Democracy Betrayed: The Wilmington Race Riot of 1898 and Its Legacy

Democracy Betrayed: The Wilmington Race Riot of 1898 and Its Legacy

Democracy Betrayed: The Wilmington Race Riot of 1898 and Its Legacy

Democracy Betrayed: The Wilmington Race Riot of 1898 and Its Legacy

Synopsis

This study draws together scholarship on the Wilmington Race Riot of 1898 and its aftermath. Contributors hope to draw attention to the tragedy, to honour its victims, and to bring a clear historical voice to the debate over its legacy.

Excerpt

In the history of the United States, and especially the history of the South, the past seems not to have receded significantly, even today. in some very fundamental ways, change has come slowly, sometimes almost imperceptibly. Thus, while our past is interwoven with our present, some of our past stands out in stark relief, as if it were some relic held over from an earlier time. Despite the increased population density in places long settled, the spirit of the raw frontier persists among those who reject new "rules of the road." Such persons retreat to places where they insist on making their own rules or abiding by the old ones, frontier style. Consequently, the mountain men at Ruby Ridge and the Branch Davidians at Waco insisted that at some point history had taken the wrong turn, and they refused to follow that course. Instead, they would follow the old rules that would lead them down the right road.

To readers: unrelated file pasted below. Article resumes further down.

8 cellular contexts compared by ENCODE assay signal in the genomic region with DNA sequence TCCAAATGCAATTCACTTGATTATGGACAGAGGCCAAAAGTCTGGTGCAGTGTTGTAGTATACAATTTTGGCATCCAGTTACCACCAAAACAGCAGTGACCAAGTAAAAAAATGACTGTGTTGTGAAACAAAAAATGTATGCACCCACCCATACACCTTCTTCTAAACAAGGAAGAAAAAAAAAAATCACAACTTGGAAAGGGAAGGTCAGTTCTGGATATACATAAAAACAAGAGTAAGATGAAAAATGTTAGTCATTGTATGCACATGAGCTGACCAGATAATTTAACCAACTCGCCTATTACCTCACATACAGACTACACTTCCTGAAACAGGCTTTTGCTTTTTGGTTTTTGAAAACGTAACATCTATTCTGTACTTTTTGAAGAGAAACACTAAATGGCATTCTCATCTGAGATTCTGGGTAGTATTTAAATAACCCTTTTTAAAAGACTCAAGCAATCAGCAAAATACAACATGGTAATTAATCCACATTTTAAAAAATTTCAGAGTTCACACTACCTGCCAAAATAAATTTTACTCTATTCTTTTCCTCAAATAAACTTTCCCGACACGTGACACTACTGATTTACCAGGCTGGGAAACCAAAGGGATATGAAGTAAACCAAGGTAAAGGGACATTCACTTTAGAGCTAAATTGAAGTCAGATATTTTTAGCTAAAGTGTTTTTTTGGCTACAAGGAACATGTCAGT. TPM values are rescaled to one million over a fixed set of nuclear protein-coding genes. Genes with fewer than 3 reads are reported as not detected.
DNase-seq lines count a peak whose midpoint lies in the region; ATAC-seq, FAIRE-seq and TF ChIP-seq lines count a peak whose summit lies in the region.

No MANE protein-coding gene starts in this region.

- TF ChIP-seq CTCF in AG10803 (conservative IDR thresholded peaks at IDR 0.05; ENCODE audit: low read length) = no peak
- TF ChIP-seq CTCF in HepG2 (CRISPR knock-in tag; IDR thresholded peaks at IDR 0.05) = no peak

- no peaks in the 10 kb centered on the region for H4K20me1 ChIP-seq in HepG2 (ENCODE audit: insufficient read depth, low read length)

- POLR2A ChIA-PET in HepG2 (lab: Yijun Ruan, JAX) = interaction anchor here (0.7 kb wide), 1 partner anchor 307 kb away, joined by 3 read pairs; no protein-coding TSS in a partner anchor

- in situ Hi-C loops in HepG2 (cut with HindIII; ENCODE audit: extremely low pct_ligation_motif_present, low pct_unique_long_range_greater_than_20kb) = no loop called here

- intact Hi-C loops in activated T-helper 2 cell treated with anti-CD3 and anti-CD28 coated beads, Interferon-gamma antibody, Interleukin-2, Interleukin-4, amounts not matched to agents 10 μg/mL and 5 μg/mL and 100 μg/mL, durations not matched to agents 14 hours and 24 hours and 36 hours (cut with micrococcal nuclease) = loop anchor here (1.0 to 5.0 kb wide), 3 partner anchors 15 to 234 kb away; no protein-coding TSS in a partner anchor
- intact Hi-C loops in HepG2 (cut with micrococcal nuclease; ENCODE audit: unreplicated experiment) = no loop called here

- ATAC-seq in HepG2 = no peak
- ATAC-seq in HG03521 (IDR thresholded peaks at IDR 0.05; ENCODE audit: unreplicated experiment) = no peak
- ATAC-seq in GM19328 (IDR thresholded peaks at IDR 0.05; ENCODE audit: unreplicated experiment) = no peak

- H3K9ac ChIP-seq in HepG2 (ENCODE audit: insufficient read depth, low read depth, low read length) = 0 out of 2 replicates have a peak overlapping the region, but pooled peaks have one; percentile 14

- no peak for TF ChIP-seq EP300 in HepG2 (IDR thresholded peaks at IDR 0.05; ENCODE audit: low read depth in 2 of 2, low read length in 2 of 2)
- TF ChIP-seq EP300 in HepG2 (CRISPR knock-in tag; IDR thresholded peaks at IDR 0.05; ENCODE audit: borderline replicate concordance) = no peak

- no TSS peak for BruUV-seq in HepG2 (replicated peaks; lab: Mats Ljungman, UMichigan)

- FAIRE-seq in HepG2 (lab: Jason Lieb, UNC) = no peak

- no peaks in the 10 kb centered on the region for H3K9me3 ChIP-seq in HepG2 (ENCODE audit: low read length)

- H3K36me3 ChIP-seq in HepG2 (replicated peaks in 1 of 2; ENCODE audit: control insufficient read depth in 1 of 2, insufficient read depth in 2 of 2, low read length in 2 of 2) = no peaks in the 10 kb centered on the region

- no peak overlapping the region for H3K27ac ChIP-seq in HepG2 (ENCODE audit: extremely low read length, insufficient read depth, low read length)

This disinclination to follow the "rules of the road" is not confined to the likes of Idaho's mountain men or the part religious cult, part paramilitary group at Waco. It is also characteristic of others who prefer to . . .

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